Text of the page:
Statoil is suing a former…
Oil prices headed lower on…
For the first time, a Chinese court has agreed to hear a lawsuit filed by a private public-interest group against two of the country’s energy giants, ConocoPhillips China and China National Offshore Oil Corp. (CNOOC), over oil spills in the country's waters four years ago.
On Jan. 1, China changed its Environmental Protection Law to allow such cases involving accusations of pollution by non-governmental organizations (NGOs) as long as they are registered and can demonstrate that they have been actively concerned with environmental issues for five years before their suits are filed.
The Maritime Court in Qingdao in northeastern China said the NGO, the China Biodiversity Conservation and Green Development Foundation, based in Beijing, filed the suit on July 7 regarding the spills in June and July 2011 in the Bohai Bay, a northwestern arm of the East China Sea.
Related: Pessimism Amongst Oil Traders Reaches 5 Year High
The oil emanated from an oil field owned by ConocoPhillips China, a subsidiary of ConocoPhillips of Houston, and Beijing-based CNOOC, the country’s leading producer of offshore gas and oil. The group is demanding that the two companies “immediately repair the damage in the Bohai Bay’s ecosystem” to its status before the oil spills.
The NGO isn’t seeking compensation for the spills from the two companies, but to publicly accept responsibility for the spills and begin a thorough cleanup.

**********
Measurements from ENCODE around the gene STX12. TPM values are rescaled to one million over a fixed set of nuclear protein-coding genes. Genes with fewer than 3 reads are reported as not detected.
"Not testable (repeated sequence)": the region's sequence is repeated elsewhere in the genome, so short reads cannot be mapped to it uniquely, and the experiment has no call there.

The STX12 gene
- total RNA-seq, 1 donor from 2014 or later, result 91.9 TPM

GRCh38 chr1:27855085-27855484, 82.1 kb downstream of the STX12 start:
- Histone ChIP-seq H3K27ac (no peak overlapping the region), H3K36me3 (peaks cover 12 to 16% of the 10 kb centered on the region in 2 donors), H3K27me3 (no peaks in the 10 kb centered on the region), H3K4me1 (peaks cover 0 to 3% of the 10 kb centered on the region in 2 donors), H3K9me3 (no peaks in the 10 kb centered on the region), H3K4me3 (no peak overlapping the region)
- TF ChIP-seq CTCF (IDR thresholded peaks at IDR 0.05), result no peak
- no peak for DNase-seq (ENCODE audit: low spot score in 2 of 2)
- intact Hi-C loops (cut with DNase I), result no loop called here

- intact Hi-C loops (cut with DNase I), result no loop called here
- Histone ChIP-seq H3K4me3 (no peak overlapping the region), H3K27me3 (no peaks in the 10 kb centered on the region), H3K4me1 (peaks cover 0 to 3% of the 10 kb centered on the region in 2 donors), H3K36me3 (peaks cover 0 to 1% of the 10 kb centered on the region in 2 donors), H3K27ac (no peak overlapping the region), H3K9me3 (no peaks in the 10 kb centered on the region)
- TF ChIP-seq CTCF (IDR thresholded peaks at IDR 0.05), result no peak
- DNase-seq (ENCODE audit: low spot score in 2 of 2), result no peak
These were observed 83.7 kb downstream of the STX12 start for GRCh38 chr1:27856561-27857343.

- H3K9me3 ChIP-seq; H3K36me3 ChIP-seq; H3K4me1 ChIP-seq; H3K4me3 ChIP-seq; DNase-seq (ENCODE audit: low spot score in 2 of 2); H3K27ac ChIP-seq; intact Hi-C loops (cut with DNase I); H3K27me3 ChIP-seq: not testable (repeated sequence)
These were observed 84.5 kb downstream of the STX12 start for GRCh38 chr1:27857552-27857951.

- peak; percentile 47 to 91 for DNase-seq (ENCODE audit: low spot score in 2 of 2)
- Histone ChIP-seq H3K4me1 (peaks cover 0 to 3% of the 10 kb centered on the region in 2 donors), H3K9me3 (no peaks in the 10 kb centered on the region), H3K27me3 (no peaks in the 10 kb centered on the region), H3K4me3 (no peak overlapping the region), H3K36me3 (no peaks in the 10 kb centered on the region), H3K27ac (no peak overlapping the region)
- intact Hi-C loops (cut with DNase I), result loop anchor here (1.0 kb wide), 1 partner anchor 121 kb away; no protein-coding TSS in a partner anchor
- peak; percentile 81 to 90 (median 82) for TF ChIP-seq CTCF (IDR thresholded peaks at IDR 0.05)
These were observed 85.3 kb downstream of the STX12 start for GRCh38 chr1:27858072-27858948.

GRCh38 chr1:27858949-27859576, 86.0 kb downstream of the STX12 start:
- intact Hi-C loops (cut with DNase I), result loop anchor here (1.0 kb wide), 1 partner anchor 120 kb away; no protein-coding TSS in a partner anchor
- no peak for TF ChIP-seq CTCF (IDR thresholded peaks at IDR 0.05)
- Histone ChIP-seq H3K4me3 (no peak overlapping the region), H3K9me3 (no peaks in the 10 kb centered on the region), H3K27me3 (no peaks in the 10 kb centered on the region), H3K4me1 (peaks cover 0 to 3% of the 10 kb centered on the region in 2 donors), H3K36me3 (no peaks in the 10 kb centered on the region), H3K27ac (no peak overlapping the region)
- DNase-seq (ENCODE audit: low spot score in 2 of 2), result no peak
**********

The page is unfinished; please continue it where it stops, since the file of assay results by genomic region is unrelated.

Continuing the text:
ConocoPhillips and CNOOC already have paid about 1.7 billion yuan, or about $270 million, to the State Oceanic Administration (SOA), which governs maritime issues in China. The two companies also agreed with China’s Ministry of Agriculture to pay $160 million to settle claims related to the spill. ConocoPhillips also said it would help pay for social projects in Bohai Bay and reduce pollutants there.
Related: Has The E&P Industry Lost Touch With Reality?
The 2011 spills in Bohai Bay began June 4 and persisted until July 12, polluting more than 6,200 square kilometers of water. The SOA said the disaster led to a drop in tourism and aquatic farming in the Hebai and Liaoning provinces, which border the bay. The oil was released by the Penglai 19-3 oil field, one of China’s largest, which produces about 160,000 barrels of oil per day.
The suit filed by the China Biodiversity Conservation and Green Development Foundation isn’t first to come before China’s courts from a private NGO. The Maritime Court in Dailan, in the province of Liaoning, is considering a similar case filed last month by the private, non-profit Dalian Environmental Protection Volunteer Association.
The Dailan group is demanding 645 million yuan, or about $105 million, for damage it says resulted from pollution caused by China National Petroleum Corp in July 2010.
Related: China’s Stock Market Meltdown Not Over Yet
Private suits are nothing new in China, even if its courts are only now accepting cases filed by private NGOs. They're also not new for ConocoPhillips and CNOOC. In December 2014, for example, 21 Chinese companies sought damages from the two companies seeking more than 141 million yuan, or $22.7 million, to compensate for losses arising from a spill that affected their sea cucumber farms.
By Andy Tully Of Oilprice.com
More Top Reads From Oilprice.com:
Andy Tully is a veteran news reporter who is now the news editor for Oilprice.com